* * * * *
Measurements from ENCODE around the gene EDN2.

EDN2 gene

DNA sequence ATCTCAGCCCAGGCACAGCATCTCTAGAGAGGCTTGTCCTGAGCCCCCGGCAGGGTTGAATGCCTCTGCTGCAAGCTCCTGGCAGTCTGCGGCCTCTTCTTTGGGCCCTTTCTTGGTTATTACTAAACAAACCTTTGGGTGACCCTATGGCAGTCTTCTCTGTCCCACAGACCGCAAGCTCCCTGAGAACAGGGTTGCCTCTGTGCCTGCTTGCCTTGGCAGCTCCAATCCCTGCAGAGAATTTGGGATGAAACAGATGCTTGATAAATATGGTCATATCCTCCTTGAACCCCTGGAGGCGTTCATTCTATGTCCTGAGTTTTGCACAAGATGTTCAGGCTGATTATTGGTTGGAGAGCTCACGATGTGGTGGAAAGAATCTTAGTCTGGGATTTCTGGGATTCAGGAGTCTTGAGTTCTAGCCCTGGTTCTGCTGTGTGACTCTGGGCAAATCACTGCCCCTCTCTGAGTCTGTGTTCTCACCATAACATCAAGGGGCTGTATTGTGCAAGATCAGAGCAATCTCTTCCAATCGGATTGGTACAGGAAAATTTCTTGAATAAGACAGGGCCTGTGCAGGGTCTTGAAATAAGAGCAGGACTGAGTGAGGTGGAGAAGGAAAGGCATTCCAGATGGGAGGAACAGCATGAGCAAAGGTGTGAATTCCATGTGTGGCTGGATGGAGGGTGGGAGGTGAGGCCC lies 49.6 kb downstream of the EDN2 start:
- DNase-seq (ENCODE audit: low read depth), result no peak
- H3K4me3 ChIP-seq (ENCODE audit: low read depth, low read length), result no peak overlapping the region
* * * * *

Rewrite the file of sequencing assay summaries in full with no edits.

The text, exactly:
Measurements from ENCODE around the gene EDN2.

EDN2 gene

DNA sequence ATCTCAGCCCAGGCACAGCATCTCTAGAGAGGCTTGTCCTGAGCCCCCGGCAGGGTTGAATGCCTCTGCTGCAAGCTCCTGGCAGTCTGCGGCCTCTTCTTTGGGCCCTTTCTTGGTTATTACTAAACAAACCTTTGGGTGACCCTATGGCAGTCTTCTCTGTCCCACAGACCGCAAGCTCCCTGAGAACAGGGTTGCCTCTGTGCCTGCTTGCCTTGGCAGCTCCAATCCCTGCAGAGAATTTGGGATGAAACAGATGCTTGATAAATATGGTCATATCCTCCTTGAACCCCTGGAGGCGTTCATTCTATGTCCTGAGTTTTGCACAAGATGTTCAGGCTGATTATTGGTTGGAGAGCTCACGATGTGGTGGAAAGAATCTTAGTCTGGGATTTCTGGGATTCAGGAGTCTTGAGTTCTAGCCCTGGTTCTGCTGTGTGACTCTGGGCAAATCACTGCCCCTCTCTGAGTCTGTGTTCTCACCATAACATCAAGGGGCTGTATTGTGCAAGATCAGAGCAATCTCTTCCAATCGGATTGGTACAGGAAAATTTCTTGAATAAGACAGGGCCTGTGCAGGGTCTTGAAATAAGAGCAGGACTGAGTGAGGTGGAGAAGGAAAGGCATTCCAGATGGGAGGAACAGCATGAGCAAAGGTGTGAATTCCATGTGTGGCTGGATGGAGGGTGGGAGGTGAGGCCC lies 49.6 kb downstream of the EDN2 start:
- DNase-seq (ENCODE audit: low read depth), result no peak
- H3K4me3 ChIP-seq (ENCODE audit: low read depth, low read length), result no peak overlapping the region